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Looking after yourself: Mental health support

Taking care of yourself and staying well is important for you and your family, especially during and following tough times.

October 2020 – 5 minute read

What’s in this article:

  • How to take care of yourself: Mental health and wellbeing
  • Managing your finances during crisis
  • Managing stress
  • Mental health care plan    
  • Mental health support services


 

Our mental health is always changing. During unusual and unpredictable times, feelings and emotions can fluctuate a lot, and this can affect the decisions we make. These tips and steps may help you better look after yourself to ride out the emotional rollercoaster.

How to take care of yourself: Mental health and wellbeing

It could be as simple as going for a walk, having fun with friends and family, or doing something you enjoy; great self-care is about regularly doing things that enhance our health and wellbeing.
 

Looking after yourself makes you more effective because, when you rest, eat well, connect with people and exercise, you bring more balance to your life and this can reduce worry.
 

There are many studies which show the negative effects worry and anxiety have on our mental and physical health. They also show how the new, the unpredictable, and situations which are unclear, trigger worry and anxiety for many of us.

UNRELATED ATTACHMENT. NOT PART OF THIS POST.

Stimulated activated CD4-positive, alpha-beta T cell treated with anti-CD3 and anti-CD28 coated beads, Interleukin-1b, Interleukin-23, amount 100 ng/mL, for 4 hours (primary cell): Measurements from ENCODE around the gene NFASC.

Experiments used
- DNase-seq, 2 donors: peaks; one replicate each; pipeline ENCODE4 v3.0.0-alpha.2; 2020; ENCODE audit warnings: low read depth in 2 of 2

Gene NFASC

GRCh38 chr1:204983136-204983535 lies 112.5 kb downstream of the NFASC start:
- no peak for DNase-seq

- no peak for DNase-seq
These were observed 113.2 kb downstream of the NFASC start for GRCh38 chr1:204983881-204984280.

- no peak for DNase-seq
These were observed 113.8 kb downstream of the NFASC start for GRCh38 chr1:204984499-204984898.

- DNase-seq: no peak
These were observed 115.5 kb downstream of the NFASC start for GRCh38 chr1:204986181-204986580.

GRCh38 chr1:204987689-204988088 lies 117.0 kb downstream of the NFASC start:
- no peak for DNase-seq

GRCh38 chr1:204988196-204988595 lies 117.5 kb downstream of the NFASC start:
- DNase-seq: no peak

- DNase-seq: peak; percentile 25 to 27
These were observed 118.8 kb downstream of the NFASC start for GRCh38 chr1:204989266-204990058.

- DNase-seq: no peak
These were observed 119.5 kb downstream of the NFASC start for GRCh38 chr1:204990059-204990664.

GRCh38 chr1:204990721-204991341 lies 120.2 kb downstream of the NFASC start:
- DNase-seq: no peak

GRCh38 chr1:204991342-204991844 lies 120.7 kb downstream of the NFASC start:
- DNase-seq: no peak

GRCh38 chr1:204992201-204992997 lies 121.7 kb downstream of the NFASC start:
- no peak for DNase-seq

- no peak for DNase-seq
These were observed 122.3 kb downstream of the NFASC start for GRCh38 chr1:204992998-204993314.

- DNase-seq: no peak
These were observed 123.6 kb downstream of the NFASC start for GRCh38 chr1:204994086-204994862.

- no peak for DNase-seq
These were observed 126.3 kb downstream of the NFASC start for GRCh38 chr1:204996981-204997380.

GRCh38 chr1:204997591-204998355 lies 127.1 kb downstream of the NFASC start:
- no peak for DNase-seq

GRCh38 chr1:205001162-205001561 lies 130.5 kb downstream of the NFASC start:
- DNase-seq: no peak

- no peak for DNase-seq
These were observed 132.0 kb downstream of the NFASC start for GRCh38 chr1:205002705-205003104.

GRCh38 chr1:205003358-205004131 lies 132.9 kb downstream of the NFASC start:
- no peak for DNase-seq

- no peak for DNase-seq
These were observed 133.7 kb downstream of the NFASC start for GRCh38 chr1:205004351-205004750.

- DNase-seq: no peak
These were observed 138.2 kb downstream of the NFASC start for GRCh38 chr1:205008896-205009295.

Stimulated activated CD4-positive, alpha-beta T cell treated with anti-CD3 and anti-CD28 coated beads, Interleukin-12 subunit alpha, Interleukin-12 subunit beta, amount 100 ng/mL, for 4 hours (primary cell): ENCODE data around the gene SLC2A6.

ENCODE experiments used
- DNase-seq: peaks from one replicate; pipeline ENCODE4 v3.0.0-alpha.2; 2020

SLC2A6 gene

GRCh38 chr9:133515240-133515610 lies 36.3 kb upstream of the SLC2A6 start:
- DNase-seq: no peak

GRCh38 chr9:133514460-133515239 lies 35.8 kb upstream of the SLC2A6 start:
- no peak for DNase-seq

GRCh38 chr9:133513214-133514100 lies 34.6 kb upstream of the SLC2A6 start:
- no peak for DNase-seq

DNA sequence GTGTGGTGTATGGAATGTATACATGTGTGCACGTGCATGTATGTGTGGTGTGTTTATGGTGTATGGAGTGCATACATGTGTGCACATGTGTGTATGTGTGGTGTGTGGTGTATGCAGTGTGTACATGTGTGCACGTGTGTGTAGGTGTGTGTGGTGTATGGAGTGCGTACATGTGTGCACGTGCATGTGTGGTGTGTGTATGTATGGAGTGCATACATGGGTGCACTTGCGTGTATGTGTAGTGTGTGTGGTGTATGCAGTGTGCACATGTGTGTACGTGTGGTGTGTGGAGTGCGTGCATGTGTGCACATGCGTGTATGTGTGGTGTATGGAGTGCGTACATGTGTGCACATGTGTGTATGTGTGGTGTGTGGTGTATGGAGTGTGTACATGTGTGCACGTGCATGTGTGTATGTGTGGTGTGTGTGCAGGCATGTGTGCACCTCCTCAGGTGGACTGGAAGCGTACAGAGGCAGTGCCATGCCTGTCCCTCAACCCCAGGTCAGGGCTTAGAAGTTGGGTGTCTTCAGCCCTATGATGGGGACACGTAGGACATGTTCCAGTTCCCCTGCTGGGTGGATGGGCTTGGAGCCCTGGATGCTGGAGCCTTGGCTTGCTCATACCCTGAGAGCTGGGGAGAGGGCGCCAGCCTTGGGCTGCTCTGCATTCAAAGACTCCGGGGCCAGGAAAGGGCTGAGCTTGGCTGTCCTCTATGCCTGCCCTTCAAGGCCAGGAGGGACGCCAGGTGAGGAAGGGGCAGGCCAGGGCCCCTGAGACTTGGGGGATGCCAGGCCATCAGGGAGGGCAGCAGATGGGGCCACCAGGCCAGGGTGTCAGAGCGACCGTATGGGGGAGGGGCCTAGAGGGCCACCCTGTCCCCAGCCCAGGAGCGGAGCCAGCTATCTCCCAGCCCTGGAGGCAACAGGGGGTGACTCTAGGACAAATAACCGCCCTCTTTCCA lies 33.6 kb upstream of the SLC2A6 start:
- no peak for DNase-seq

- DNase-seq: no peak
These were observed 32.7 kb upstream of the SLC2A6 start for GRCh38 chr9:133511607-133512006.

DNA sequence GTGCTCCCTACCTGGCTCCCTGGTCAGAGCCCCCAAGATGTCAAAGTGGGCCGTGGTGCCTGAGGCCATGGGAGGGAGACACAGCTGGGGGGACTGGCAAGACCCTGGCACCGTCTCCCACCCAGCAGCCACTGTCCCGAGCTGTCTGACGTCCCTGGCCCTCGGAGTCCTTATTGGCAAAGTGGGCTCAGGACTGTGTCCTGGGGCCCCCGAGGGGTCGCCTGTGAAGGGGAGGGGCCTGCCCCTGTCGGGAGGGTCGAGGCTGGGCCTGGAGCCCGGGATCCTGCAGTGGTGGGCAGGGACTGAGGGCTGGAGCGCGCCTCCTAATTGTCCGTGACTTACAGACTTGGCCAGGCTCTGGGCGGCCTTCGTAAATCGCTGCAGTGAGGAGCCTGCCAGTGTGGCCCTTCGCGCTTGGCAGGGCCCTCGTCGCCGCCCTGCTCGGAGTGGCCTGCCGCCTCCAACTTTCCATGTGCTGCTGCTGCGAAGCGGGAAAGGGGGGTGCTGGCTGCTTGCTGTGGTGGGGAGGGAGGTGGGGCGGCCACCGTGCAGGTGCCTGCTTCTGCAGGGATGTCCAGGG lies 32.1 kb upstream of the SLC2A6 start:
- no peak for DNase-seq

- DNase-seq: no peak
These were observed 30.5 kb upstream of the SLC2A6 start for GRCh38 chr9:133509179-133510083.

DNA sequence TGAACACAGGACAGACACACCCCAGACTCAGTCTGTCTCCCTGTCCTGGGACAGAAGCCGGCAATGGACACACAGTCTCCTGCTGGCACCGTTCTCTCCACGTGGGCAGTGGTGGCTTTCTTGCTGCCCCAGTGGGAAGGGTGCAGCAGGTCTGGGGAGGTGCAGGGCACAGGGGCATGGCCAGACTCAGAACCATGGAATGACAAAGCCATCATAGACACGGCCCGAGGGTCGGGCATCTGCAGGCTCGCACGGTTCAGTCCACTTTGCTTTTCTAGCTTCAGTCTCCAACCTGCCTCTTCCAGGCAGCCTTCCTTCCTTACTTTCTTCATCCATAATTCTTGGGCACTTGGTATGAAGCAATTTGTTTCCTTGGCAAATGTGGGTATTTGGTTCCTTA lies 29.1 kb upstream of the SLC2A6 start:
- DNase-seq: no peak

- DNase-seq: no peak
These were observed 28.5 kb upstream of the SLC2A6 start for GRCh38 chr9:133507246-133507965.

New, unpredictable, unclear – they’re pretty accurate descriptions of the past year, so it’s no wonder so many of us are finding we need to take extra steps to look after ourselves.

Managing your finances during crisis

Maybe you are finding that your finances are worrying you for whatever reasons. There are some practical steps you can take to reduce the anxiety.
 

Speak with your lender and even utility providers, like gas and electricity, who may have solutions which can help you with bills and repayments.
 

Often understanding what your money is doing and having a plan to deal with any financial issues you may face can help you feel more in control.
 

For financial education and help, Westpac’s Davidson Institute has a number of online tools, including financial literacy webinars, budgeting tools and calculators aimed at increasing your money management skills.
 

You’ve probably heard it before but two solid steps to get you started are cost-cutting and budgeting.
 

  1. Our Cost-cutting checklist (PDF 216KB) can help you identify where you’re spending and where you may be able to save and ease some of the strain on your finances. Not all the items identified on the Checklist will suit your situation and some may have a bigger impact on your ‘bottom-line’ than others, but cost-cutting is a step you can take to regain control.
  2. Once you’ve had a look at the ways you might be able to reduce your costs and save, the next step is to put all the figures into a tool such as our Budget Planner (PDF 82KB). Once you see the big picture you may be able to plan more effectively.

Managing stress